Though occasionally repetitive, the book is a provocative, important addition to the literature of resource issues.

Pub Date: March 13, 2012

ISBN: 978-0-8050-9126-7

Page Count: 320

Publisher: Metropolitan/Henry Holt

Review Posted Online: Dec. 13, 2011

Kirkus Reviews Issue: Jan. 1, 2012

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A moving meditation on mortality by a gifted writer whose dual perspectives of physician and patient provide a singular...

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WHEN BREATH BECOMES AIR

A neurosurgeon with a passion for literature tragically finds his perfect subject after his diagnosis of terminal lung cancer.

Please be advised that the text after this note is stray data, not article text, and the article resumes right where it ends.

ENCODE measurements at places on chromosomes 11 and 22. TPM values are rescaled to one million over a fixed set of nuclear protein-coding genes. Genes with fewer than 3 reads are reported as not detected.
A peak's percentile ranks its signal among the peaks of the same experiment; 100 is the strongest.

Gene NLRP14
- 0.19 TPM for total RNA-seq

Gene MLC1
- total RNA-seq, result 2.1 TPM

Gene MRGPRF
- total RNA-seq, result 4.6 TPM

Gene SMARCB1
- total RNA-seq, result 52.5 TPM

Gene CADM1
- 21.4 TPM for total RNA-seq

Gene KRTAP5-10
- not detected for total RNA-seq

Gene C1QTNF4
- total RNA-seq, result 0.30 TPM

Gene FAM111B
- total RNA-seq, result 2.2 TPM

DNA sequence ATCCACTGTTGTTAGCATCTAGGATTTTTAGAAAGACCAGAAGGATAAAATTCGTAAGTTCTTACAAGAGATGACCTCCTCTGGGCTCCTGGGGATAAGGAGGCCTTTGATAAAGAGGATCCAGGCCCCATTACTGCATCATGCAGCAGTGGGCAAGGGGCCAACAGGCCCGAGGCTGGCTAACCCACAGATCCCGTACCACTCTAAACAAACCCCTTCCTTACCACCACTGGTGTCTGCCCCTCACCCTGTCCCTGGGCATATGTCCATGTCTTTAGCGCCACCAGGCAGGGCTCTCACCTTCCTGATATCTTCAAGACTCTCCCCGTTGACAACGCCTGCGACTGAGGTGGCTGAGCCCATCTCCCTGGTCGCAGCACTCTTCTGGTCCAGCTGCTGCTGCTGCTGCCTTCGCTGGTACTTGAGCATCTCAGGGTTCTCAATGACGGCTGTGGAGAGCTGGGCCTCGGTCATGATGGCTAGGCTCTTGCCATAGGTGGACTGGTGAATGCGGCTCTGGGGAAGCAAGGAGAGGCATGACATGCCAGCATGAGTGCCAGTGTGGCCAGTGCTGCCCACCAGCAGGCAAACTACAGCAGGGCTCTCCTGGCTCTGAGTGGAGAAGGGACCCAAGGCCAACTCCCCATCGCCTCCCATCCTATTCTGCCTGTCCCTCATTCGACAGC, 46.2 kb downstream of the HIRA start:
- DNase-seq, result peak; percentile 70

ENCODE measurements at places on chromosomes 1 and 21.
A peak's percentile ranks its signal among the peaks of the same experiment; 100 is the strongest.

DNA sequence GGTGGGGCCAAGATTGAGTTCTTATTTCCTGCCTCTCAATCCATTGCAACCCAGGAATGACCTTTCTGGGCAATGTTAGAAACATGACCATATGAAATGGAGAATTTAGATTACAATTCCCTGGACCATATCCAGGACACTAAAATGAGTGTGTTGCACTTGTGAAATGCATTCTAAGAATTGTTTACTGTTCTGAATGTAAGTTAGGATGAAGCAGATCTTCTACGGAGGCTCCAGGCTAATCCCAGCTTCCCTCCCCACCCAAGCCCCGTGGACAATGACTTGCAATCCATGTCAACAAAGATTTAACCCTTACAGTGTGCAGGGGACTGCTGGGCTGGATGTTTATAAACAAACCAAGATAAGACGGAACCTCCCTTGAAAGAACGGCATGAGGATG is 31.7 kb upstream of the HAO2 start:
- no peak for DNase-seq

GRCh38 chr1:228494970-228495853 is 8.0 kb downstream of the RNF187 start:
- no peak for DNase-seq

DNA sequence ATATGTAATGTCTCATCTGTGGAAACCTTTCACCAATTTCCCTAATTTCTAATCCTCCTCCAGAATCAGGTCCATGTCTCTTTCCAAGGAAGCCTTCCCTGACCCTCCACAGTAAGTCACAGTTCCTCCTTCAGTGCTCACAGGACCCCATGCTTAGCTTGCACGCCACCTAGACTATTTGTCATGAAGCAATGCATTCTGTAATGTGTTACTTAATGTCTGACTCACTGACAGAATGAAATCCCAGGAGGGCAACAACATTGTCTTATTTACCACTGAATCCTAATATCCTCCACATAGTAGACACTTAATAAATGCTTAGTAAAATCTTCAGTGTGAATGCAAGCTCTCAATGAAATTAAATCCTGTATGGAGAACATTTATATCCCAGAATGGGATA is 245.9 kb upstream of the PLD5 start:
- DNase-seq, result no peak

Writing isn’t brain surgery, but it’s rare when someone adept at the latter is also so accomplished at the former. Searching for meaning and purpose in his life, Kalanithi pursued a doctorate in literature and had felt certain that he wouldn’t enter the field of medicine, in which his father and other members of his family excelled. “But I couldn’t let go of the question,” he writes, after realizing that his goals “didn’t quite fit in an English department.” “Where did biology, morality, literature and philosophy intersect?” So he decided to set aside his doctoral dissertation and belatedly prepare for medical school, which “would allow me a chance to find answers that are not in books, to find a different sort of sublime, to forge relationships with the suffering, and to keep following the question of what makes human life meaningful, even in the face of death and decay.” The author’s empathy undoubtedly made him an exceptional doctor, and the precision of his prose—as well as the moral purpose underscoring it—suggests that he could have written a good book on any subject he chose. Part of what makes this book so essential is the fact that it was written under a death sentence following the diagnosis that upended his life, just as he was preparing to end his residency and attract offers at the top of his profession. Kalanithi learned he might have 10 years to live or perhaps five. Should he return to neurosurgery (he could and did), or should he write (he also did)? Should he and his wife have a baby? They did, eight months before he died, which was less than two years after the original diagnosis. “The fact of death is unsettling,” he understates. “Yet there is no other way to live.”